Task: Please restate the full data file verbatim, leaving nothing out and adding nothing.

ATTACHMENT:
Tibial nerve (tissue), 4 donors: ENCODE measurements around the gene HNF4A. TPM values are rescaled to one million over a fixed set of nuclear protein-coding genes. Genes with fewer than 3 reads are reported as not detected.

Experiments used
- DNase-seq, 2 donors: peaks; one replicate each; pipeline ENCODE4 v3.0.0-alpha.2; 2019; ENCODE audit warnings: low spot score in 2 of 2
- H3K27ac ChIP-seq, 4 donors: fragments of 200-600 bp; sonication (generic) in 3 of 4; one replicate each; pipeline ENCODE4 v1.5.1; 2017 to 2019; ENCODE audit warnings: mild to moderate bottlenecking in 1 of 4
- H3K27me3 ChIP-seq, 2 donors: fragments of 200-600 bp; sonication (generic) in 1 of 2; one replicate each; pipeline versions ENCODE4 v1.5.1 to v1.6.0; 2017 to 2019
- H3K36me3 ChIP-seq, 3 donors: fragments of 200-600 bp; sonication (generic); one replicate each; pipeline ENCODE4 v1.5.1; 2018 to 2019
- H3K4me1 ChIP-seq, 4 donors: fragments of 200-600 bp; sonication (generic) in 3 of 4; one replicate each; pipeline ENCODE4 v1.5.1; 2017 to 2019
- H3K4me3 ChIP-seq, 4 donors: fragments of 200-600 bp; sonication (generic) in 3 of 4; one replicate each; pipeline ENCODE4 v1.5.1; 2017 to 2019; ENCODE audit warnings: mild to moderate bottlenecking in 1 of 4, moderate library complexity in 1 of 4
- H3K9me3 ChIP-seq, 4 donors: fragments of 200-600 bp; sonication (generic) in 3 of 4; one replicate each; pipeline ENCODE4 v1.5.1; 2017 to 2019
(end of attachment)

Tibial nerve (tissue), 4 donors: ENCODE measurements around the gene HNF4A. TPM values are rescaled to one million over a fixed set of nuclear protein-coding genes. Genes with fewer than 3 reads are reported as not detected.

Experiments used
- DNase-seq, 2 donors: peaks; one replicate each; pipeline ENCODE4 v3.0.0-alpha.2; 2019; ENCODE audit warnings: low spot score in 2 of 2
- H3K27ac ChIP-seq, 4 donors: fragments of 200-600 bp; sonication (generic) in 3 of 4; one replicate each; pipeline ENCODE4 v1.5.1; 2017 to 2019; ENCODE audit warnings: mild to moderate bottlenecking in 1 of 4
- H3K27me3 ChIP-seq, 2 donors: fragments of 200-600 bp; sonication (generic) in 1 of 2; one replicate each; pipeline versions ENCODE4 v1.5.1 to v1.6.0; 2017 to 2019
- H3K36me3 ChIP-seq, 3 donors: fragments of 200-600 bp; sonication (generic); one replicate each; pipeline ENCODE4 v1.5.1; 2018 to 2019
- H3K4me1 ChIP-seq, 4 donors: fragments of 200-600 bp; sonication (generic) in 3 of 4; one replicate each; pipeline ENCODE4 v1.5.1; 2017 to 2019
- H3K4me3 ChIP-seq, 4 donors: fragments of 200-600 bp; sonication (generic) in 3 of 4; one replicate each; pipeline ENCODE4 v1.5.1; 2017 to 2019; ENCODE audit warnings: mild to moderate bottlenecking in 1 of 4, moderate library complexity in 1 of 4
- H3K9me3 ChIP-seq, 4 donors: fragments of 200-600 bp; sonication (generic) in 3 of 4; one replicate each; pipeline ENCODE4 v1.5.1; 2017 to 2019